Information Security Glossary
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Anti Virus Software
Installed to protect PCs from viruses. Edinburgh Napier staff and students are entitled to free anti-virus software. Go to the Virus Protection page to find out more.
The encryption of information renders it unreadable to anyone except for the intended reader. Within Edinburgh Napier University we offer Email Encryption and Data Encryption software for staff to use.
An executable file forces a computer to perform certain tasks and in some cases can contain viruses. Executable file extensions include: .exe, .ini, .bat, .pif, .vbs. If you receive an email with an executable file attachment you should NOT open the attachment unless the email is from a trusted source. Additional information about protecting yourself from viruses can be found on the Virus Protection page.
Information Security Policies
The University's Information Security Policies aim to protect the University's data.
All Edinburgh Napier staff and students must adhere to the Information Security Policies - failure to do so will lead to the relevant disciplinary procedures being invoked and in certain circumstances may be reported to the police or legal action may be taken.
Read the Information Security Policies.
Your password allows you to log in to the network securely and should not be disclosed to anyone else. To enable you to change or reset your password off campus you must enrol for the Password Manager. Further information about your Password can be found on the Your Password and Desktop Settings page.
The Password Manager enables you to reset a forgotten password or change a password at any time on or off campus, using secret questions and answers. Before you use the Password Manager you'll need to enrol. Further information about the Password Manager including instructions on how to enrol can be found on the Your Password and Desktop Settings page.
A phishing email is an email asking you to disclose personal information such your password or bank details. If you receive an email asking for this information, delete it. Additional information about phishing emails can be found on the Staying Safe when using Email intranet page.
A popup is a small window that appears on your screen, it may display an advert but it may also be used by hackers to entice you to download software. Popup blockers are installed on the Edinburgh Napier desktops as default - for instructions on how to switch them on to your home PC go to the Virus Protection intranet page.
A scam is a dishonest business scheme which may arrive in the form of an email, similar to a phishing email. Additional information about email scams and phishing emails can be found on the Staying Safe when using Email intranet page.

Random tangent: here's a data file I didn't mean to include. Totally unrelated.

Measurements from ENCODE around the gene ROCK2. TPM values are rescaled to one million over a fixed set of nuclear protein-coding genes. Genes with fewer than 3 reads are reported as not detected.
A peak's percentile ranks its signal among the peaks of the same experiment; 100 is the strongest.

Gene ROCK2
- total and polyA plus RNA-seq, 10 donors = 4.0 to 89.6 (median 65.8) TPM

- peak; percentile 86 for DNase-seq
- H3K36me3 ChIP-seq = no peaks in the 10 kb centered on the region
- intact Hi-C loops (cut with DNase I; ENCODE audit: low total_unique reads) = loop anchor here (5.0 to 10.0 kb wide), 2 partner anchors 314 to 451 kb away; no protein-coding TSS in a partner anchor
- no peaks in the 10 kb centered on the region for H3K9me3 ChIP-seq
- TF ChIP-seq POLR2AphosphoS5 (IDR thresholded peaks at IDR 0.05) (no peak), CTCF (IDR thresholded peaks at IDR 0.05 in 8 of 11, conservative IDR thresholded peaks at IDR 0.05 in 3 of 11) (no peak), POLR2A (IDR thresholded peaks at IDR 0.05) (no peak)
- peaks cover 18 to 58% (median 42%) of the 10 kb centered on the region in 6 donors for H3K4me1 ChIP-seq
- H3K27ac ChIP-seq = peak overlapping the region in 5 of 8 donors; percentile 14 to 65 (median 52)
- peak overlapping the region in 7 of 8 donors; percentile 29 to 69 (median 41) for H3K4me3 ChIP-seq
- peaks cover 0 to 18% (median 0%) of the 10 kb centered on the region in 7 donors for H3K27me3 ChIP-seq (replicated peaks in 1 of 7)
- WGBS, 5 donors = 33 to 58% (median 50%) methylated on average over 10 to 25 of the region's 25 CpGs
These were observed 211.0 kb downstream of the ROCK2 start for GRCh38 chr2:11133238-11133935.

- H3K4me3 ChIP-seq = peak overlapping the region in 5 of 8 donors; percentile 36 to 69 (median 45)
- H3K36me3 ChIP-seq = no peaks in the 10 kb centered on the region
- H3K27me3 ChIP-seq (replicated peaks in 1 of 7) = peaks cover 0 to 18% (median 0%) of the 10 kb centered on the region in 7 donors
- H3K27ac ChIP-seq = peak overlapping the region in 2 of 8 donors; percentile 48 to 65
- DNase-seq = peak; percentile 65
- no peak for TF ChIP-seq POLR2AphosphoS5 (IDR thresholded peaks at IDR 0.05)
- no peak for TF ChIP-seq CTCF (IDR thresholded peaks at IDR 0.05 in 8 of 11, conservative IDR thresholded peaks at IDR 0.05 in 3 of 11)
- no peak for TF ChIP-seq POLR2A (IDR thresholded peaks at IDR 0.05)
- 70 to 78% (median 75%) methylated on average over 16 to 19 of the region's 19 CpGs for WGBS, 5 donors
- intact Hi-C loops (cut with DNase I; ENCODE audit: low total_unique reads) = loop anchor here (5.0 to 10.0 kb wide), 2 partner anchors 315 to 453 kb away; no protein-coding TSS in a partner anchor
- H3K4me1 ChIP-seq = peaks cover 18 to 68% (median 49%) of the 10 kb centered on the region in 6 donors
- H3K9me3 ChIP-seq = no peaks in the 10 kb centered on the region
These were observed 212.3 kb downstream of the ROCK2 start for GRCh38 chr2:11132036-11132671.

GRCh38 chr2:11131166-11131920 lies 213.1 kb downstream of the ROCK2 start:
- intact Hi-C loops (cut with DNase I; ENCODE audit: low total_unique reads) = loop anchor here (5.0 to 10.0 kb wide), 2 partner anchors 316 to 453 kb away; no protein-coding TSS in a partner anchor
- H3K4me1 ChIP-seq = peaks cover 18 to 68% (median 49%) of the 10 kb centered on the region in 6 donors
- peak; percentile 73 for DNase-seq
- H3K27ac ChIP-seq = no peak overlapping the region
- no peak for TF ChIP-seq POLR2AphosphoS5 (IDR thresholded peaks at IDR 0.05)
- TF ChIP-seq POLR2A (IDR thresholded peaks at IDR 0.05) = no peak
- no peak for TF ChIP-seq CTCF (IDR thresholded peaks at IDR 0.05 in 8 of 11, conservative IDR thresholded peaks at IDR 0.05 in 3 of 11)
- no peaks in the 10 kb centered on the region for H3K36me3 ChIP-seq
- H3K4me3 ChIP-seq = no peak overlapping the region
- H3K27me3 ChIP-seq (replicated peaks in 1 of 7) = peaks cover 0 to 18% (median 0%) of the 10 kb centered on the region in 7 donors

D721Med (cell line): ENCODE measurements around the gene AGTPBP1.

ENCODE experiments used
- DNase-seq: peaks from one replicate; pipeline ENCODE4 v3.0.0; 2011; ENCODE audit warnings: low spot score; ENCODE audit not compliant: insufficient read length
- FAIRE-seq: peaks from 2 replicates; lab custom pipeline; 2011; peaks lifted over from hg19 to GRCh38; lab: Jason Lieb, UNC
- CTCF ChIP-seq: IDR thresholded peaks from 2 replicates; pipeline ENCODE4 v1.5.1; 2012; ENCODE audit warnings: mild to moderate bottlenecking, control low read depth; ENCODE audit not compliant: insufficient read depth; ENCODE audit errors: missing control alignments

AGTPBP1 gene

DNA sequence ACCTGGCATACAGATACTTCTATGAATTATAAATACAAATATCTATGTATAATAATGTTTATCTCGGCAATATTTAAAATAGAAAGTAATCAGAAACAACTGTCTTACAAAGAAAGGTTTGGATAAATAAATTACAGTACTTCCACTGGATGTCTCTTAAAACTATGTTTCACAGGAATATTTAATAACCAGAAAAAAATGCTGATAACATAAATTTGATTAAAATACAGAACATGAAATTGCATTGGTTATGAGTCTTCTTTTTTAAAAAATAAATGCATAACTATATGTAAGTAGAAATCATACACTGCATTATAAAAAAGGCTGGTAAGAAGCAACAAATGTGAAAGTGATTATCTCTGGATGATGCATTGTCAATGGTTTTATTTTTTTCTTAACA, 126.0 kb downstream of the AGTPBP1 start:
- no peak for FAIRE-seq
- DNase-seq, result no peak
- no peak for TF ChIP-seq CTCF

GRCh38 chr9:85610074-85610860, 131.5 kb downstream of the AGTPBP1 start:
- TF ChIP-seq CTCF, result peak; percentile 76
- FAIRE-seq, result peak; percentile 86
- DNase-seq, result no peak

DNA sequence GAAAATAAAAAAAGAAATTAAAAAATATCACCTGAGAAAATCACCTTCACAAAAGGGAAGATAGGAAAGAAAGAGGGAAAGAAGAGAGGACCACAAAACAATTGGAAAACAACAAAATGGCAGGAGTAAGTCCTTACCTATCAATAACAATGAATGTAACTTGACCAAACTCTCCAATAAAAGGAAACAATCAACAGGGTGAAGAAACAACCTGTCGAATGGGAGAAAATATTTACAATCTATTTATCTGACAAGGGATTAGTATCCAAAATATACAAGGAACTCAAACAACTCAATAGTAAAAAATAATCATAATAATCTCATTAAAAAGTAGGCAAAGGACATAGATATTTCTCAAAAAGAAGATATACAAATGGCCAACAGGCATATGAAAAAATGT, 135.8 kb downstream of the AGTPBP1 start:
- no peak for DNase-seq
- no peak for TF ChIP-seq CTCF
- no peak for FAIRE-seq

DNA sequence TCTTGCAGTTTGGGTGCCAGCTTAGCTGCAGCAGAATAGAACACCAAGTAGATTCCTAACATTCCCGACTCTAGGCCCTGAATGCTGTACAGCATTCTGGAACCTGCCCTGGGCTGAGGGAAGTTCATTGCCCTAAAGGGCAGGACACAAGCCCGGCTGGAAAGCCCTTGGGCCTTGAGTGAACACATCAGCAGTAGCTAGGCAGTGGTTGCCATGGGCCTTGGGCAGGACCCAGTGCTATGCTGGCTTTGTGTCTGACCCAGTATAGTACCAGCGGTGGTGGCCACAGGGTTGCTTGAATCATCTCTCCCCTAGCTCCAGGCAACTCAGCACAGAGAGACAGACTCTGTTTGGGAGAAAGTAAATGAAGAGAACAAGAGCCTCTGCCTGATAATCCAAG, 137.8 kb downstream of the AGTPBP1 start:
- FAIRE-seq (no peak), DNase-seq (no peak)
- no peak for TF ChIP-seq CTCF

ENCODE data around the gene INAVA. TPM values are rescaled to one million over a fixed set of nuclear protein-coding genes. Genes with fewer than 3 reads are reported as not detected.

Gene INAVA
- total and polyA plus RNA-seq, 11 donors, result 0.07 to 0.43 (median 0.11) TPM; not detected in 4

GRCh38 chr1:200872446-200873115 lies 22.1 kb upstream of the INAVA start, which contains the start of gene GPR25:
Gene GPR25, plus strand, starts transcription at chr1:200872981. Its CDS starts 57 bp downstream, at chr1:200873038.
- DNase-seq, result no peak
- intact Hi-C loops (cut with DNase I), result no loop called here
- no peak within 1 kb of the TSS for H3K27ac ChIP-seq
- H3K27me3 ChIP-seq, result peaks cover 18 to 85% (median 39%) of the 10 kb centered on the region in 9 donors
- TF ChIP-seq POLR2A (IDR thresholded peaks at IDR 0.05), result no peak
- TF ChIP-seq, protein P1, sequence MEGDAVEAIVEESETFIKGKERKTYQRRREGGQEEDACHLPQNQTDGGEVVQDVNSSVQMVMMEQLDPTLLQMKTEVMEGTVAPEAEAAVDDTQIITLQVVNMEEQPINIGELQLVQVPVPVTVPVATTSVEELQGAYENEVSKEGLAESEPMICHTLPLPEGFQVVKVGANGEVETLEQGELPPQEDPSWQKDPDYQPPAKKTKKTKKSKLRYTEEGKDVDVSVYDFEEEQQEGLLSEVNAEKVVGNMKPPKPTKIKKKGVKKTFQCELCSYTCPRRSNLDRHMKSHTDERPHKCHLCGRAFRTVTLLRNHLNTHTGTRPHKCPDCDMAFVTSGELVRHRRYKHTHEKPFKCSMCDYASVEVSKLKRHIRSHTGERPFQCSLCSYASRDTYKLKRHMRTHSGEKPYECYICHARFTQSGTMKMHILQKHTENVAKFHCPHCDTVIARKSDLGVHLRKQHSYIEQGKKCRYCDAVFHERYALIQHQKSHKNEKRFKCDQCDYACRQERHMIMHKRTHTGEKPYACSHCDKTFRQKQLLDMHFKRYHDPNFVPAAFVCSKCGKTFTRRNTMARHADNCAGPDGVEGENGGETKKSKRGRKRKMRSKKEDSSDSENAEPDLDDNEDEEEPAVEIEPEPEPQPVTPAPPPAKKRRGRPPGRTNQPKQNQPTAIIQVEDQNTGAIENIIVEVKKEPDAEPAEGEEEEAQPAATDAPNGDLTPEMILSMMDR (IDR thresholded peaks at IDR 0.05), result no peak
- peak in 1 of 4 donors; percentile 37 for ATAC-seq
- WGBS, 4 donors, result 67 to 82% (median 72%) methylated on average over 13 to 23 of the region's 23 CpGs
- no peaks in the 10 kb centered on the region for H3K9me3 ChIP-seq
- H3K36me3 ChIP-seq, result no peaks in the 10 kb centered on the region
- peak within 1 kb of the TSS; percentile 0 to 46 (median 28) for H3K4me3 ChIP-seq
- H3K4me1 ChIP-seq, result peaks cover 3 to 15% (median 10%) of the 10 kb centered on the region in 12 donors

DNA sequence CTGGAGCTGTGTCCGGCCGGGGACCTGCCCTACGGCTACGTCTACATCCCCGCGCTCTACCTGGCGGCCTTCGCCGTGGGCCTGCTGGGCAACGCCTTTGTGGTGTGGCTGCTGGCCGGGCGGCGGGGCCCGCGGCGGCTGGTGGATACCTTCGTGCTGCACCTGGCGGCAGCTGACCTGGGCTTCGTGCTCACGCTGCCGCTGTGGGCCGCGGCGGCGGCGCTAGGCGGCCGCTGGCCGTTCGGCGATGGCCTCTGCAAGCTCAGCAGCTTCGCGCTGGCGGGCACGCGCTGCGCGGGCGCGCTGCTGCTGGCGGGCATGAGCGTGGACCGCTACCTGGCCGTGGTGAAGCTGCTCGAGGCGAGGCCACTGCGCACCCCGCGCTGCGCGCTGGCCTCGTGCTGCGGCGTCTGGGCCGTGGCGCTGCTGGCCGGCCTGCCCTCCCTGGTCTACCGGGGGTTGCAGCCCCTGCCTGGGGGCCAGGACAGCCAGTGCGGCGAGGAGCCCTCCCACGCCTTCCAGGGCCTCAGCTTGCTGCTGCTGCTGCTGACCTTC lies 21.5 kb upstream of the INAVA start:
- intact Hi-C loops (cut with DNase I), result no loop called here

A security alert will be issued if there's a specific virus or vulnerability that you need to be aware of. Information Services issue Security Alerts via the Security Alert intranet page, Information Services (IT) homepage and the IT Bytes Twitter feed.
Social engineering is the manipulation of users into divulging confidential information. A phishing attack or an email scam are examples of social engineering. Additional information about email scams and phishing emails can be found on the Staying Safe when using Email intranet page.
Social networking sites enable you to connect and communicate with others, however social networking sites such as Facebook and Twitter can be susceptible to malicious use. For guidance on how to protect yourself when using Social Networking sites go to the Staying Safe on Social Network sites page.
A spam (or junk) email is an unsolicited message sent to one or more users. The University utilises an automated email protection system which helps protect users from spam emails. Further information can be found on the Staying Safe when using Email intranet page.
Spyware (also termed Adware) is a program that secretly monitors your actions as you surf the internet. It's often used by companies to gather information about customers e.g. to target adverts but occasionally the software is also used by hackers. Anti-spyware software is built into the anti-virus software installed on all desktops at the University and in the anti-virus software for home use.
Go to the Virus Protection page to find out more.
Unsolicited email is unwanted messages sent to one or more users. The University utilises an automated email protection system which helps protect users from unsolicited emails. Further information can be found on the Staying Safe when using Email intranet page.
A virus is any program designed to access your computer without your knowledge or permission.
They vary in impact but generally can corrupt your computer and destroy data. Most attach themselves to other files in order to duplicate. They can then spread to other computers via email or file transfer.
Find out more on the Virus Protection page.
Often virus warnings sent via email are hoaxes. If you receive a hoax virus email, delete the email and do not forward it to anyone else. Go to the McAfee website to view a list of current virus hoaxes.
A vulnerability is a system weakness which can be exploited by an attacker. A list of recent, known vulnerabilities can be found on the Security Alerts page.
The University's Web Filter filters all web access to protect students and staff from information that is offensive, abusive, discriminatory, illegal to possess, or contravening University regulations. Further information is available on the Web Filter page.